Ever since Julio Cesar Chavez Jr. decided to follow in his legendary father’s footsteps and become a professional boxer, he was well aware of the shoes he would have to fill. The likelihood of another legend being a fruit shaken from the family tree is slim to none. You’ll have a better shot hitting the lottery, twice. Despite the insurmountable pressure of being the son of a legend, Chavez Jr. has amassed a record of 46-0-1 (32 KOs) and currently holds the WBC middleweight championship. He’s come a long way from the skinny kid who looked nothing like his father in the ring when he debuted in 2003 at the tender age of 17. However, there are many who feel that he has been a beneficiary of careful matchmaking because of his name rather than earning his own keep. But on September 15, Chavez Jr. will finally have the opportunity to silence the naysayers when he faces The Ring middleweight titleholder Sergio Martinez (49-2-2, 28 KOs).
“I can’t help that people say (negative things) about me,” the 26-year-old says when asked the exhausting question about living in the shadow of his father. “He is my dad, but little by little I have proven myself in the ring. You can’t take that away from me – my victories and my championship. I have my own story now. They can say whatever they want but I have proven myself and it hasn’t been easy.”
His opponent on Saturday night would like to debate the fact that it hasn’t been easy for Chavez. The Argentinean, who boxing pundits place as high as number three on the pound- for-pound list, is incensed by the kid gloves that he believes Chavez has been handled with. An intense HBO Face Off session found the usually cool demeanor of Martinez dissolve into a fit of trash talking and knockout promises. Perhaps trying to get into his head as Martinez is 11 years Chavez’s senior, Martinez’s threats have only fallen on deaf ears. “I know he has a big mouth, and on September 15th I am going to shut him up once and for all,” he says with a hint of laughter. “He’s just a big clown.”
Under the tutelage of hall-of-fame trainer Freddie Roach, the younger Chavez is being instilled with the knowledge and game plan that has helped the likes of Manny Pacquiao become one of the top fighters in the sport. Even he laughs off Martinez’s uncharacteristic rants.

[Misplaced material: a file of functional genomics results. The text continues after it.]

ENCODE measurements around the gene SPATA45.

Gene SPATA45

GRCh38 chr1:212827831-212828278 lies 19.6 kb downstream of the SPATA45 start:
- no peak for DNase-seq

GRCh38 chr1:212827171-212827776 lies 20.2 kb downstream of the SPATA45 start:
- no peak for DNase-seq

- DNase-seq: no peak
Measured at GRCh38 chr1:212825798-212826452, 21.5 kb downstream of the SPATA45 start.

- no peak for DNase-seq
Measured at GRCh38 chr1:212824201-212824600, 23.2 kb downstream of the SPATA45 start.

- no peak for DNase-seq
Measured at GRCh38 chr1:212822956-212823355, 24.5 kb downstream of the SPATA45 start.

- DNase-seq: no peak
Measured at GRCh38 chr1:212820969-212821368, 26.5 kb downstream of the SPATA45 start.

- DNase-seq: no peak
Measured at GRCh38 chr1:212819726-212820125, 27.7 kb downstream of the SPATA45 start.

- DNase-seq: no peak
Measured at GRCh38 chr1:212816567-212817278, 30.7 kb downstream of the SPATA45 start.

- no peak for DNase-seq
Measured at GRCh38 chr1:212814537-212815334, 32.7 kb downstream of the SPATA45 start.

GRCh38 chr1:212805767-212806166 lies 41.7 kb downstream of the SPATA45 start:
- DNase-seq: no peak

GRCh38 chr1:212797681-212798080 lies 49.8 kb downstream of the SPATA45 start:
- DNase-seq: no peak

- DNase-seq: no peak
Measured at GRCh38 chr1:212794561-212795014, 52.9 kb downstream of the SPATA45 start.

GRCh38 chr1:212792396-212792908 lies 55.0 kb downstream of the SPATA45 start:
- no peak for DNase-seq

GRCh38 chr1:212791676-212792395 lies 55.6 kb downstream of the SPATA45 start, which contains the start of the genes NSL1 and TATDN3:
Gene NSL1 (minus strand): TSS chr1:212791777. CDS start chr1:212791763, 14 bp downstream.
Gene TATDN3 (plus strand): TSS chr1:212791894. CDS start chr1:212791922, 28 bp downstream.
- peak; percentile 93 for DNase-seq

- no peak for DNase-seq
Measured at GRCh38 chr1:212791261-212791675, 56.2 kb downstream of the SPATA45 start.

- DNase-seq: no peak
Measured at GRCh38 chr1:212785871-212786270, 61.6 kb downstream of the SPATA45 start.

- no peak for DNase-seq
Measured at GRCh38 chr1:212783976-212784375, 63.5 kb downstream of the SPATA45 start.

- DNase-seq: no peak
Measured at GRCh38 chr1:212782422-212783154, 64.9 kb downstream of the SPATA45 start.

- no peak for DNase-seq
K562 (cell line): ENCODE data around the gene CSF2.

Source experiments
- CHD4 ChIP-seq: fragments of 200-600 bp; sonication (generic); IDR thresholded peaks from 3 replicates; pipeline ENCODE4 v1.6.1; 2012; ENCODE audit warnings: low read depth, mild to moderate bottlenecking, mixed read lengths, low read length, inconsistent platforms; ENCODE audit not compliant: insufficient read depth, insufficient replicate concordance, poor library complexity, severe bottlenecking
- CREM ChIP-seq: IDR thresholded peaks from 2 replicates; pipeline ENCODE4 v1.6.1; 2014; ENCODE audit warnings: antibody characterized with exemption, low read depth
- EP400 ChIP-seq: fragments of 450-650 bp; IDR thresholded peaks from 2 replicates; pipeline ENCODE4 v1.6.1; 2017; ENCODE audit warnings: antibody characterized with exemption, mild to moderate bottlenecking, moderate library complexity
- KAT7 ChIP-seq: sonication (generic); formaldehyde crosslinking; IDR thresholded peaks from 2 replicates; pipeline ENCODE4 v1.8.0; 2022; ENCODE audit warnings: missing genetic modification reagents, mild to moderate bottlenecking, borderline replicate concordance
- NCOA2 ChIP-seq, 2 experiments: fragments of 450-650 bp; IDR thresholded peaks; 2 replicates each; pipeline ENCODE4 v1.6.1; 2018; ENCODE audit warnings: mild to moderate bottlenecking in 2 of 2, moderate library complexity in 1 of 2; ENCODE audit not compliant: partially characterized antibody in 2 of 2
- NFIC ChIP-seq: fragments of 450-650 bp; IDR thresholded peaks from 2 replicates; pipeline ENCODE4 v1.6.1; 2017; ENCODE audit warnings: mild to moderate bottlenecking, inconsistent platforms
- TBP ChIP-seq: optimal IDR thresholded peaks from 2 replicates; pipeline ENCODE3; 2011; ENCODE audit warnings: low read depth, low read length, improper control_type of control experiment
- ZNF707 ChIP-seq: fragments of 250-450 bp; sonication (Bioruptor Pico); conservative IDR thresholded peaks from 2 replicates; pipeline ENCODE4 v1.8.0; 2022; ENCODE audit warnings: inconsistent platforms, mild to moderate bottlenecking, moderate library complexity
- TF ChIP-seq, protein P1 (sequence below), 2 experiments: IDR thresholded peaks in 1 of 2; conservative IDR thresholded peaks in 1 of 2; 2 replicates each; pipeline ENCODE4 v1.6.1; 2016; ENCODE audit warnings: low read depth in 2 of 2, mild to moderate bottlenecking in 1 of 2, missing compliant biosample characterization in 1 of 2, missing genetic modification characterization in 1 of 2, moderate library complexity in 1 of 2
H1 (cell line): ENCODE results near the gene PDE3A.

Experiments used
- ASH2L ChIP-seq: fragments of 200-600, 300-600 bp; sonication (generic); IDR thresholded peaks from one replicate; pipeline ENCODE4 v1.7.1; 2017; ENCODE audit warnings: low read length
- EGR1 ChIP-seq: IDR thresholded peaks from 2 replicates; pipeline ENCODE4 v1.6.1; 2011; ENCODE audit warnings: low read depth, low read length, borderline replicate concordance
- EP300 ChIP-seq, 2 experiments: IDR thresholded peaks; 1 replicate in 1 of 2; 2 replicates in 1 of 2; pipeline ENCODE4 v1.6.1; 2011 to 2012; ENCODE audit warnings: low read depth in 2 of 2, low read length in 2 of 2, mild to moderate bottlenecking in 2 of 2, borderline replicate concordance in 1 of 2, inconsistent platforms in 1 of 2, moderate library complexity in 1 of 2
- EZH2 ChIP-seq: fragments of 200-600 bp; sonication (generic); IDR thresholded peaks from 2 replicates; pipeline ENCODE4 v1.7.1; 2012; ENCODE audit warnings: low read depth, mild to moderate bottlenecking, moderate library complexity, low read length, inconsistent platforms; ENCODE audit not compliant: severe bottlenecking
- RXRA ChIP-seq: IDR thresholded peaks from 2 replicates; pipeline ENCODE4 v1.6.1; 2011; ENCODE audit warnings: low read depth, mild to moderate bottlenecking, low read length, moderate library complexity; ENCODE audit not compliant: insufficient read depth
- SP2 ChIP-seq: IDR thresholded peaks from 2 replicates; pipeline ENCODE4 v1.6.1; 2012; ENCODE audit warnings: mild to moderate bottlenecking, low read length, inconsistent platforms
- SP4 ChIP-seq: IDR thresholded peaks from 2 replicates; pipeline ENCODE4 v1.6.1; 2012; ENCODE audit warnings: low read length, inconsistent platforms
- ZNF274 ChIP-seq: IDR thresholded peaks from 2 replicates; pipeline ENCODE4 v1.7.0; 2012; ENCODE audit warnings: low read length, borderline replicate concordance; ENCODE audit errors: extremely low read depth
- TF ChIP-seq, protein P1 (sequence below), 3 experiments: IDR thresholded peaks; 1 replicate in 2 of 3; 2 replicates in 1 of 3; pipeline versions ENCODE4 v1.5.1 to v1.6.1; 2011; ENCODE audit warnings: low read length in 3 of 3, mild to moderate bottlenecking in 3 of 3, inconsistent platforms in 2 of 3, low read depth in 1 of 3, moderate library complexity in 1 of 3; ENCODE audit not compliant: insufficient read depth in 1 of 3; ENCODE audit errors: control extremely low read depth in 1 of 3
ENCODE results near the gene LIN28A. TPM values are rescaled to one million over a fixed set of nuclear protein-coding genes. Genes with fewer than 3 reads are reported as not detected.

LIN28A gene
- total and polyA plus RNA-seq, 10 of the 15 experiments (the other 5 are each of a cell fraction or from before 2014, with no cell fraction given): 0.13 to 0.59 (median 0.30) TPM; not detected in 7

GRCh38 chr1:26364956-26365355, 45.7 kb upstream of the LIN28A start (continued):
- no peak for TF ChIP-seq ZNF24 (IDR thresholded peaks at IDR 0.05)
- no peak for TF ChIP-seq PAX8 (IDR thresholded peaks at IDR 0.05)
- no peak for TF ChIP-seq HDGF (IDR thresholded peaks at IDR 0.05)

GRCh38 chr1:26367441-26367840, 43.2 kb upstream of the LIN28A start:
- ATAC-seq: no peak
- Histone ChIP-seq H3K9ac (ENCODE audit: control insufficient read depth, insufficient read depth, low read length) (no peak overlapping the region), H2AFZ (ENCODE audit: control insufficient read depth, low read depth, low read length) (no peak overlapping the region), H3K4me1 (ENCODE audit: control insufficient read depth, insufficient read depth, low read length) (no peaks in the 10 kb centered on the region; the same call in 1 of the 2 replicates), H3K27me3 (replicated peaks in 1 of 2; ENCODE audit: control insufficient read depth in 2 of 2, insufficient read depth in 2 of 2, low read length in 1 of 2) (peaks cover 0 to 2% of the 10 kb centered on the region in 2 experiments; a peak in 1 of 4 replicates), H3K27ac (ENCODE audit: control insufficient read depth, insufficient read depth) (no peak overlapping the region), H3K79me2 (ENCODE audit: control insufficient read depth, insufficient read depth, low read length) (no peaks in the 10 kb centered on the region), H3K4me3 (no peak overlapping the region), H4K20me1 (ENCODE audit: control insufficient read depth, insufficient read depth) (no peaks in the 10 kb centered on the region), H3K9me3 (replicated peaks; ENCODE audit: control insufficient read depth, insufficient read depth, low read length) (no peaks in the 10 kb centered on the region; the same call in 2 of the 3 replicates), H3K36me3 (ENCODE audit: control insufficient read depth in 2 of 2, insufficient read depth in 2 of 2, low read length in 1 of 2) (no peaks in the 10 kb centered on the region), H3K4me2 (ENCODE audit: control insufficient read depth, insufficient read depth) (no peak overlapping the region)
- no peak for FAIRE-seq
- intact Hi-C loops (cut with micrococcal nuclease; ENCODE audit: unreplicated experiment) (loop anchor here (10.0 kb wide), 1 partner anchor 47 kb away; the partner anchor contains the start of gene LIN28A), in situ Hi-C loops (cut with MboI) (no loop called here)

“I think he’s trying to motivate himself and he’s a little bit scared,” Roach says. “We’ll see what happens on the night of the fight.” Martinez and Chavez have vastly different portfolios which, at one time, had people believing that Chavez would provide little resistance for Martinez to walk over. While Martinez spent the last three years facing former champions in tough fights, Chavez fought decidedly lesser competition as many, including Martinez, believe that his promoters were merely padding his record and wanted no part of the recognized world middleweight champion.
“I always wanted to fight him,” Chavez, Jr. answers when asked if he has ducked Martinez. For Chavez, it was more about preparation rather than being scared to lose. “When I won the title (against Sebastian Zbik in 2011)I knew I was going to have to fight him and I wanted to fight him. The people want to see it and I want to give the people the best fights in boxing.” Top Rank Promotions president Bob Arum echoes those sentiments. “One of the reasons (they haven’t fought) was Chavez was learning his trade and now he’s a lot better prepared,” Arum says. “We could have taken a chance with him and Martínez about a year ago. The problem would have been it would not have been nearly as big a fight.”
Arum’s probably right. Over the past year, Chavez has become a bigger star as his granite chin, savage body punching and all action tempo have drawn comparisons to his father — who was 57-0 when he was his son’s age. His stellar stoppage of Andy Lee in June set the stage for an epic showdown featuring a slick boxer taking on a smothering mauler.
But how will Chavez deal with Martinez’s speed?
“We’re going to break him down with body punches and make him fight every minute of every round,” Roach says. Well aware that Martinez is one of the most athletically gifted boxers in the sport, Roach suggests that Chavez’s size as a huge middleweight, coupled with constant pressure will be the key to victory.
It’s no secret that this is, by far, the biggest fight of the Culiacan boxer’s career. He’s on the brink of superstardom as his fellow countrymen will surely be glued to their television screens to see if Chavez is a chip off the old block while the sold out Thomas & Mack Arena in Las Vegas will be decidedly behind Junior. A victory will catapult him into becoming the sport’s next biggest cash cow not named Mayweather or Pacquiao. As for a loss? It would severely fracture his image and prove that the skeptics knew what they were talking about. A loss in boxing is difficult to come back from, but for Chavez the blow that he would be dealt could be devastating to his career.
“I don’t like to lose,” Chavez says flatly. “I’m fighting the best in the division and I want to prove that I am the best. This is the most important fight of my life.”